However, another option is financial planning tailored to your life.
Let’s look at how that works!
Financial Planning Done Right
Where do you want to go?
What dreams do you have?
How do you plan to reach your goals?
Do you know what type of life you want to live? Why?
As a fee-only financial planner and registered life planner, I believe financial future done right is all about answering those questions. It isn’t all about how much you make and what your investments are.
Most financial planners have don’t usually talk about what you want out of life. What will make you happy and how to reach your goals. We’re not truly trained that way. That is the reason why I look at this and do it this way, is because of George Kinder and his training.
He poses three in-depth questions that I ask my clients and there are other exercises that he created that I do with clients.
I want everyone to think about their life and money differently. There is an emotional and behavioral piece that affects people when they deal with their finances. That includes the financial mistakes they make!
There is an emotional and behavioral piece to finance that needs to be acknowledged.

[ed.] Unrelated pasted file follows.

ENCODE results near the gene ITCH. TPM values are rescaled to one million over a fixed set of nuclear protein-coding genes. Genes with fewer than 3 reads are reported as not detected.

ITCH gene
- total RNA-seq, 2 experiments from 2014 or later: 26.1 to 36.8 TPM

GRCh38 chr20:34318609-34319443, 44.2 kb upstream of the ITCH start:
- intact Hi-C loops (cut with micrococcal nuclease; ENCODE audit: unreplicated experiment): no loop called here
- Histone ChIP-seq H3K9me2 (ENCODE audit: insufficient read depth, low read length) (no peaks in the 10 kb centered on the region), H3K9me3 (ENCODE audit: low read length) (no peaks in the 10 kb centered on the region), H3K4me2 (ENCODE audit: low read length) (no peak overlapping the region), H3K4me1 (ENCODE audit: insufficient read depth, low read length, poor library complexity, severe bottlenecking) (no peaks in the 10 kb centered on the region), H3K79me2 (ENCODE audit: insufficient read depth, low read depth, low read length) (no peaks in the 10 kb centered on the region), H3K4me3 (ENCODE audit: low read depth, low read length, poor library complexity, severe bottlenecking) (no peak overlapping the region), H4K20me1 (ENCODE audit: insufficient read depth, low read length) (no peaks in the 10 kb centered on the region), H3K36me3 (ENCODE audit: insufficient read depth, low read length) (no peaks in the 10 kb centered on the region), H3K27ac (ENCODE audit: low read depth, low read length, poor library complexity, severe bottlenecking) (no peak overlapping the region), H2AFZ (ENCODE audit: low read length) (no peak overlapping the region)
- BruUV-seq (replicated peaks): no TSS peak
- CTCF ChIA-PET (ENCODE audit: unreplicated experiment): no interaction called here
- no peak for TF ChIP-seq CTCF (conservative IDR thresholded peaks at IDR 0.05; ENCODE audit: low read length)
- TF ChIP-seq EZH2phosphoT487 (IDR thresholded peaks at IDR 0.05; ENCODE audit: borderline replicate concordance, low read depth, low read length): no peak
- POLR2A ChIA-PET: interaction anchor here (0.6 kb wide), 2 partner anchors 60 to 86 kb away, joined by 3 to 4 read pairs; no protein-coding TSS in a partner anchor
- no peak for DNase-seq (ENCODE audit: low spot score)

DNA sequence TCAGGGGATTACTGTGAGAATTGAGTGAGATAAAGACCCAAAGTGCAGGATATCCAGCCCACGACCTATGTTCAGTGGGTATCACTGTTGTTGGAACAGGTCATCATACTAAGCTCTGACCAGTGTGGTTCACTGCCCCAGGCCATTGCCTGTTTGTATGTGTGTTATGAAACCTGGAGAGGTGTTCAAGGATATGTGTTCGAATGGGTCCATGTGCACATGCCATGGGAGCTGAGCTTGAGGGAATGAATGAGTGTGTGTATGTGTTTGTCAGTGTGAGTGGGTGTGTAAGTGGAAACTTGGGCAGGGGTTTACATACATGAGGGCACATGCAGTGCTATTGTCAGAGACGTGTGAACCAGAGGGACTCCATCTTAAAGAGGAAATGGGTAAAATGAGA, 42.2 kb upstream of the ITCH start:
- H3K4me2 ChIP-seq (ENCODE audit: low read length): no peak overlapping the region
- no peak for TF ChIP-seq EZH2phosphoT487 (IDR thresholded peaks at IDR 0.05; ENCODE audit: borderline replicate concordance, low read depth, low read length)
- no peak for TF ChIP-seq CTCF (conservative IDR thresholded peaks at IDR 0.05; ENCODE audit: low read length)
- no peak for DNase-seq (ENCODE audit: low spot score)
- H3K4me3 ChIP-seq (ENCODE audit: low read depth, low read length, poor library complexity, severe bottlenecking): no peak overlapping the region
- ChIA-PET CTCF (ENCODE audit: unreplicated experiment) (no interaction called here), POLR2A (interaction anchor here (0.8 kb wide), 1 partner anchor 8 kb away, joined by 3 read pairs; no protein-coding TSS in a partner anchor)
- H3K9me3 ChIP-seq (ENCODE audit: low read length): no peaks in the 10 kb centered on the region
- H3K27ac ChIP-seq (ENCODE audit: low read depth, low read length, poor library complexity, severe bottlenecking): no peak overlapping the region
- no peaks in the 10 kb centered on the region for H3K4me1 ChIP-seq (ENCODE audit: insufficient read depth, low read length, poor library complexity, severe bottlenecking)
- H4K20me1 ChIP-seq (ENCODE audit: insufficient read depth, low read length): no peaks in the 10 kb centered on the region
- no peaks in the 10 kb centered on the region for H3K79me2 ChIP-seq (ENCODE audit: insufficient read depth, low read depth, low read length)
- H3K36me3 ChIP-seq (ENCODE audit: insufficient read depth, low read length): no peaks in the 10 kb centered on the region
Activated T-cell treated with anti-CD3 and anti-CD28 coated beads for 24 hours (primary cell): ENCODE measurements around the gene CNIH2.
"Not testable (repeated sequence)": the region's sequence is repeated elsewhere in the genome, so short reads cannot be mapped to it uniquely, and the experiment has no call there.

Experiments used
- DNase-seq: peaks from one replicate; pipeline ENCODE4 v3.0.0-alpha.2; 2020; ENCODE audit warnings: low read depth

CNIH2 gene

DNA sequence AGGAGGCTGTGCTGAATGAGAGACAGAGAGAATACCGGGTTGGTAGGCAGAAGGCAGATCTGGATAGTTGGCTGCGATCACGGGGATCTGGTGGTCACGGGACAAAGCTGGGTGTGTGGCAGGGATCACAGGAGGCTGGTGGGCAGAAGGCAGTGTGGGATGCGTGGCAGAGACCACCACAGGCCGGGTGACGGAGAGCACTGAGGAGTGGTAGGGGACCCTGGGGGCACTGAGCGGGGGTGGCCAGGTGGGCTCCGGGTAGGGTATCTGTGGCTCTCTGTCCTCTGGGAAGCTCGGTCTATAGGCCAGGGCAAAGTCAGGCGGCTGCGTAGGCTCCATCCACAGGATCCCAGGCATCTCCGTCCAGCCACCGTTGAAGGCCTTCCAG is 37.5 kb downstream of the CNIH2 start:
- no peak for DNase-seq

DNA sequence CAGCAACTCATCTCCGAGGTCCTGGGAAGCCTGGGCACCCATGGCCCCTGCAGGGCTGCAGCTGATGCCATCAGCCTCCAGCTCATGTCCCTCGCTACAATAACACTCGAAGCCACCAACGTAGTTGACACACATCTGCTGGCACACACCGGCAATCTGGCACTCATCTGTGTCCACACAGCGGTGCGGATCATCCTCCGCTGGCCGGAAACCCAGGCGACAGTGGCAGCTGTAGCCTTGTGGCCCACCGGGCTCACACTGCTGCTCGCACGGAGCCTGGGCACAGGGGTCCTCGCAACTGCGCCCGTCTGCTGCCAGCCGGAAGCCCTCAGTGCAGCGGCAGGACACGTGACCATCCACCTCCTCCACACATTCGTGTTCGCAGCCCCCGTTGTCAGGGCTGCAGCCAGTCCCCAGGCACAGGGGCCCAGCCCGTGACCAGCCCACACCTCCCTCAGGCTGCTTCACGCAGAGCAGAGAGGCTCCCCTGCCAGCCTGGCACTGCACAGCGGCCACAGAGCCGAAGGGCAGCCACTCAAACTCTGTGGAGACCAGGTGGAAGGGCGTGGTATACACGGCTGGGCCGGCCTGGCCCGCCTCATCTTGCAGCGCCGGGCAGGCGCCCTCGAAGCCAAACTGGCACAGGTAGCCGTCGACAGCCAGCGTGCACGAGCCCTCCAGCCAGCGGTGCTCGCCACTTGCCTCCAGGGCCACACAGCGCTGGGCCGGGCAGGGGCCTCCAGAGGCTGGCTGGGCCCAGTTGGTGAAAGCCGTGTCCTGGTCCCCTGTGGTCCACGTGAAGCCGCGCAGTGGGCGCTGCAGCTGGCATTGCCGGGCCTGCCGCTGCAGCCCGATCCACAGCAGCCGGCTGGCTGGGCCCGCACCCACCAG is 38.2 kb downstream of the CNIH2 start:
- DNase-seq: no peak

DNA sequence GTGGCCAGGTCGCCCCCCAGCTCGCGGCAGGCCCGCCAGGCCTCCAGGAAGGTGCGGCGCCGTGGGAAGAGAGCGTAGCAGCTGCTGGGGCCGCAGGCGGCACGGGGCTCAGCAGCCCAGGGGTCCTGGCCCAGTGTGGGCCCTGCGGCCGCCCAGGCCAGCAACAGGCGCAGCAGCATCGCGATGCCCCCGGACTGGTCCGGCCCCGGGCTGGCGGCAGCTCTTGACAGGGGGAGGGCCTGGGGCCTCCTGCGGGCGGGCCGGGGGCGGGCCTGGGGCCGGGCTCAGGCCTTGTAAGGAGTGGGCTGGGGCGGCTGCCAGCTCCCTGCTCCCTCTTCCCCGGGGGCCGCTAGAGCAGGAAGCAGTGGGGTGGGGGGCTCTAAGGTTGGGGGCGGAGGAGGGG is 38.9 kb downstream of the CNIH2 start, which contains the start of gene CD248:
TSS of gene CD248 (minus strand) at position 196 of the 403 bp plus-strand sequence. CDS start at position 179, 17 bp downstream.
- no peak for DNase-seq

Money is one of those taboo topics–on the level of sex, drugs, and religion. Financial literacy surrounding how to handle our money is lacking in our country. What people don’t know is hurting them. That leads to a lot of people having money shame.
George Kinder realized that financial advising fits in a much bigger picture. It is intimately intertwined in our hopes and dreams. It is a tool that can take us where we want to go.
While planning for the future, you will make mistakes. One way to avoid future financial mistakes by learning from your previous ones and moving forward.
Part of moving forward is determining your goals.
I’ve written about goals before: When are you the happiest? What do you spend your money on that brings you the most joy?
After determining your goals, you’ll need to determine if they can be reached in the short term (six months to a year) or are they long term (two years or more).
Longer-term goals can be broken daily, monthly, quarterly and yearly targets that are easier to hit.